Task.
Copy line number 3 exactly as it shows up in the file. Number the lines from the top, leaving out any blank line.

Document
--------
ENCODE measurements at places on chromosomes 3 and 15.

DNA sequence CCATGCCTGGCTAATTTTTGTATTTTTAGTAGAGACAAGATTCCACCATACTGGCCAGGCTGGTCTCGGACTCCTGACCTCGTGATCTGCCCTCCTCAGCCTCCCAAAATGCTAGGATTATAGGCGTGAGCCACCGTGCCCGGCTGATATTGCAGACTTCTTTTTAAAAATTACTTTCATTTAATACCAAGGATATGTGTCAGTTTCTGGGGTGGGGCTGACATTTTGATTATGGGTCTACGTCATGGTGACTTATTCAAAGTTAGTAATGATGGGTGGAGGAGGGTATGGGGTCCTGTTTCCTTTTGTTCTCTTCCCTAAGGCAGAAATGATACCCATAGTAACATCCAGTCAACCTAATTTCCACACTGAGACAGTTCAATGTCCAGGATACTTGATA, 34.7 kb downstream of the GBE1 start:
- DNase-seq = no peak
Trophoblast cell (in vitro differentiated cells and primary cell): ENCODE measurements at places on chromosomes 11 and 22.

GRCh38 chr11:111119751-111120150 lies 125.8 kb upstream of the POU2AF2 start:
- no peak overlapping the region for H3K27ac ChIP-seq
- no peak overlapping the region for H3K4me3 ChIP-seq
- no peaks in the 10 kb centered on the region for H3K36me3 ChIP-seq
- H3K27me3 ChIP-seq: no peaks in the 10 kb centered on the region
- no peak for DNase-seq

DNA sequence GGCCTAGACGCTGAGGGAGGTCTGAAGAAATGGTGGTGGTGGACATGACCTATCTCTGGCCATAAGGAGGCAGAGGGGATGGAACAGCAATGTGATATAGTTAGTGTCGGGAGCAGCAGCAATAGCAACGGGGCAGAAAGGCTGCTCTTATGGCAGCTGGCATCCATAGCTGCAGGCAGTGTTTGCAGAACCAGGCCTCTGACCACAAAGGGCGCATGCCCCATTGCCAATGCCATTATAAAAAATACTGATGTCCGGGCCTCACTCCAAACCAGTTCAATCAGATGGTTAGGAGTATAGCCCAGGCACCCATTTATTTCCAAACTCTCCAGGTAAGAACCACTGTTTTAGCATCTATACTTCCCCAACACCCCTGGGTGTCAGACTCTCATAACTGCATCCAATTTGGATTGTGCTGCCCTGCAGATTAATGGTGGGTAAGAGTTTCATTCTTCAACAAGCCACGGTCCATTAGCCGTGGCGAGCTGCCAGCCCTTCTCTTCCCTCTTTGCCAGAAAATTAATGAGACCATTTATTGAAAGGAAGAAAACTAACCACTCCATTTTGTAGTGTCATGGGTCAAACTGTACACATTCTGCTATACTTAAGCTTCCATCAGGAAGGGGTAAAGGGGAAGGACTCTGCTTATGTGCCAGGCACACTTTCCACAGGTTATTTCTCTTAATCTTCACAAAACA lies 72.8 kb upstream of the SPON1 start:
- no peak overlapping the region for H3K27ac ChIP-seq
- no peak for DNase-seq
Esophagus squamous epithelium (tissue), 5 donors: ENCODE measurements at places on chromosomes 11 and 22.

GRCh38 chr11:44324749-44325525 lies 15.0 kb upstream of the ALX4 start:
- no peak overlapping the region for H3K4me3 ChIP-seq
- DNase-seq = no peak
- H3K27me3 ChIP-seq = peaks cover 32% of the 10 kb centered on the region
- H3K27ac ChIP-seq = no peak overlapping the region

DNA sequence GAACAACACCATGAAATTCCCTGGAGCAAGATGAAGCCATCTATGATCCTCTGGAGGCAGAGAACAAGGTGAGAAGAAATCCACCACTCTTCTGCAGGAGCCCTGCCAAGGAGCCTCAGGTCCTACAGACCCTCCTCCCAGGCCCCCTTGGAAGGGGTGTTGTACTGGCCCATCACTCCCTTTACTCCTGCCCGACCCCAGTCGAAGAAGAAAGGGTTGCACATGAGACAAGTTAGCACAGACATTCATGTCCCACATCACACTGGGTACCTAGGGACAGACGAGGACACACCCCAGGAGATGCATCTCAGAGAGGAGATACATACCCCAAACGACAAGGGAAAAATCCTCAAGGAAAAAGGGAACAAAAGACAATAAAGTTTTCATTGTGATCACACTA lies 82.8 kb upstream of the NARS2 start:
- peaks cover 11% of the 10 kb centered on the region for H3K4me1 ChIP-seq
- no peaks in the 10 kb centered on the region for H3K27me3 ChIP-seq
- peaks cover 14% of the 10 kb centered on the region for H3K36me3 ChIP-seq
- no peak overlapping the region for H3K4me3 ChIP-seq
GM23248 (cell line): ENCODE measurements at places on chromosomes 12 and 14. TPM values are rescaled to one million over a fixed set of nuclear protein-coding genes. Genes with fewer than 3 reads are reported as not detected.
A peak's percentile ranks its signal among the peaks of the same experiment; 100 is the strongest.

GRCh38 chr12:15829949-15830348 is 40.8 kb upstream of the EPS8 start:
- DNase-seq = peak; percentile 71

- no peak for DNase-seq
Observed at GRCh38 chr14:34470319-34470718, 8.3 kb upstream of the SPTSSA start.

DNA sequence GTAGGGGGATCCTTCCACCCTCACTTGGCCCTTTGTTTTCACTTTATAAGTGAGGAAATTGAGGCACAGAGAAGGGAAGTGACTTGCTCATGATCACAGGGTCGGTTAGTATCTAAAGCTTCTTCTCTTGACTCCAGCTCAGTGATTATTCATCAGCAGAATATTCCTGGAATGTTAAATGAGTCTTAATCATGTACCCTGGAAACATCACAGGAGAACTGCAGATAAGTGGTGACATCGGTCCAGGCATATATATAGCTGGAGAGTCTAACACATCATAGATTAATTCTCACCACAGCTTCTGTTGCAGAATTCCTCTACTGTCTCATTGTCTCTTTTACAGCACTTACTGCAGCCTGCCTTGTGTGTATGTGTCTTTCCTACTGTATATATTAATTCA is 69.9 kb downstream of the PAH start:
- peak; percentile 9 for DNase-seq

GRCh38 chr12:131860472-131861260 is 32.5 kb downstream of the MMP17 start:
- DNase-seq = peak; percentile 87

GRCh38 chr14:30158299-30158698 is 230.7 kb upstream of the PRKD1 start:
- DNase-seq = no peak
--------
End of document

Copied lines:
- DNase-seq = no peak